There are power supplies in virtually every military electronic system. These ubiquitous devices come in all sizes and power ratings. And just like their commercial counterparts, they are available in the AC/DC, DC/DC and DC/AC configurations that provide the appropriate electrical energy to operate the electronics.

Posted in: Articles, Articles, Electronics & Computers, Power electronics, Electric power, Military vehicles and equipment
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Transitioning Application Platforms to Sandy Bridge

Intel’s new Sandy Bridge microarchitecture is changing how software applications run and perform on server platforms. In order for applications to tap the full power of these new devices, developers will need to update not only their application software, but also the hardware platforms on which those applications run. Changes to Intel’s Xeon® E3 and E5 series of microprocessors include new instructions used to accelerate common encryption tasks and floating point calculations, as well as increased core counts and cache per CPU. Paramount to adoption is the critical thinking that developers need to consider to successfully transition to the Sandy Bridge microarchitecture.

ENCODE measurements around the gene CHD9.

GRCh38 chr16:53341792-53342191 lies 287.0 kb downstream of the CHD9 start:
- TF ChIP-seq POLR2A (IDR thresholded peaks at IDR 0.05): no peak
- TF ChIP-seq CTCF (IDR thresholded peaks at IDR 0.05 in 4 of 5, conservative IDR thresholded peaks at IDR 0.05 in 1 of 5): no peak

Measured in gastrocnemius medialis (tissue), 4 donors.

Posted in: Articles, Articles, Electronics & Computers, Architecture, Computer software / hardware
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Strong-ARMing The Market

Embedded market applications have entered a new era thanks to extensive software support as well as the shrinking of borders between different processor technologies enabling the software ecosystem to expand to additional technology platforms. Consequently, the standard form factors at the board and module level must also be enhanced to fully realize the multiple interface options available with new processor platforms.

Posted in: Articles, Articles, Electronics & Computers, Architecture, Embedded software
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Using Laser Direct Structuring (LDS) to Create Robust Hardware Security Devices